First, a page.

The White House just moved to hold AI more accountable

While Biden has in the past called for stronger protections for privacy and for tech companies to stop collecting data, the US — home to some of the world’s biggest tech and AI companies — has so far been one of the only Western nations without clear guidance on how to protect its citizens against AI harms.

Today’s announcement is the White House’s vision of how the US government as well as technology companies and citizens should work together to hold AI accountable. However, critics say the blueprint lacks teeth, and the US needs even stronger regulation around AI.

In September, the administration announced core principles for tech accountability and reform, such as stopping discriminatory algorithmic decision-making, promoting competition in the technology sector and providing federal protections for privacy.

The AI ​​Bill of Rights, the vision for which was first introduced a year ago by the Office of Science and Technology Policy (OSTP), a US government department that advises the President on science and technology, is a blueprint for how to achieve those goals. It provides practical guidance to government agencies, and a call to action for technology companies, researchers, and civil society to build these protections.

“These technologies are causing real harm in the lives of Americans harms that run counter to our core democratic values, including the fundamental right to privacy, freedom from discrimination and our basic dignity,” a senior administration official told reporters at a press conference.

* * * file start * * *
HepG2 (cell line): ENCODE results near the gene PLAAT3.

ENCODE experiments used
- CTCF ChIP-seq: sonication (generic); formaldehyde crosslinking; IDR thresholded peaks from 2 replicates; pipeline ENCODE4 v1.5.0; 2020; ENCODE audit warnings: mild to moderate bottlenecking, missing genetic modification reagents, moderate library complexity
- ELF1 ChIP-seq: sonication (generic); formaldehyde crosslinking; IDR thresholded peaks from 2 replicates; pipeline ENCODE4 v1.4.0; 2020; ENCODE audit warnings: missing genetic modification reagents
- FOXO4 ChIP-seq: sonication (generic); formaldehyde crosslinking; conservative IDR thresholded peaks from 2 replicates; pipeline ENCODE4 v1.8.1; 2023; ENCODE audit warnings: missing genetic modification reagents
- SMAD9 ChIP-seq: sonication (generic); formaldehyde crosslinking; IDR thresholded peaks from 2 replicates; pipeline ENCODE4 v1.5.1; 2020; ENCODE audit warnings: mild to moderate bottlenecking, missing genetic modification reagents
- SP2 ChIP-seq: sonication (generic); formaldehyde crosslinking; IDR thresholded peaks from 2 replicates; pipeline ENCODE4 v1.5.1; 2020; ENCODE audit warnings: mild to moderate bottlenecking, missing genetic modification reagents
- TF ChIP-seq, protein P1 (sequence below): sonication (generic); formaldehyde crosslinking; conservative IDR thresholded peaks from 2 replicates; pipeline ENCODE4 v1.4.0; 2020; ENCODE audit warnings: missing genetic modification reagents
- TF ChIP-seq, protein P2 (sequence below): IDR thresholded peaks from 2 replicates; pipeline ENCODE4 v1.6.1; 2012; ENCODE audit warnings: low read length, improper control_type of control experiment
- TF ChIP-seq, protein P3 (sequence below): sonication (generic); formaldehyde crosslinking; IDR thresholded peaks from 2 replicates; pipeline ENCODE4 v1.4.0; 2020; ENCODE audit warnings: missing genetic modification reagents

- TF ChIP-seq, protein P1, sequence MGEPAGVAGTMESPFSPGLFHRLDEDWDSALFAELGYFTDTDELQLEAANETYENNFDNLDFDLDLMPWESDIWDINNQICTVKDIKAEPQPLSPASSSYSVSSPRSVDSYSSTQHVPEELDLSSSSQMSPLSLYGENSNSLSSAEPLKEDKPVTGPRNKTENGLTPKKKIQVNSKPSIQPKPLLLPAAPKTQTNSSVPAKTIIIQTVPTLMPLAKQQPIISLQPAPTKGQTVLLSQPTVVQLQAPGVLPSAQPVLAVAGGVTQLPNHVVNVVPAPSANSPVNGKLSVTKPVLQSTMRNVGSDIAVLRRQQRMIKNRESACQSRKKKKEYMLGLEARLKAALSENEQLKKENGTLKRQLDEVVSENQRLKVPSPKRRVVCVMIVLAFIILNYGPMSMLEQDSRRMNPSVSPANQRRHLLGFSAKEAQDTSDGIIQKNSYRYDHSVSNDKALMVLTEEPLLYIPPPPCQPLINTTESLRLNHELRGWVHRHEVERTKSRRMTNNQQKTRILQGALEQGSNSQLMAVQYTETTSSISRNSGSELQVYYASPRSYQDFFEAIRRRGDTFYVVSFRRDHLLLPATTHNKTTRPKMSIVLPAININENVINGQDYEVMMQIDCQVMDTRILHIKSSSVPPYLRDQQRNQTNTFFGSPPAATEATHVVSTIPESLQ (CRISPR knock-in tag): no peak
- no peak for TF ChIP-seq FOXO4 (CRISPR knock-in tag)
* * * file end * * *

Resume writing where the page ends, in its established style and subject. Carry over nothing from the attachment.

AI is a powerful technology that is transforming our societies. It also has the potential to cause serious harm, which often disproportionately affects minorities. Facial recognition technologies used in policing and algorithms that allocate benefits are not as accurate on ethnic minorities, for example.

The Bill of Rights aims to redress that balance. It says that Americans should be protected from unsafe or ineffective systems; should not face discrimination by algorithms and systems should be used as designed in an equitable way; should be protected from abusive data practices through built-in protections and have agency over their data. Citizens should also know that an automated system is being used on them and understand how it contributes to outcomes. Finally, people should always be able to opt out of AI systems for a human alternative and have access to remedies to problems.

“We want to make sure that we are protecting people from the worst harms of this technology, no matter the specific underlying technological process used,” a second senior administration official said.

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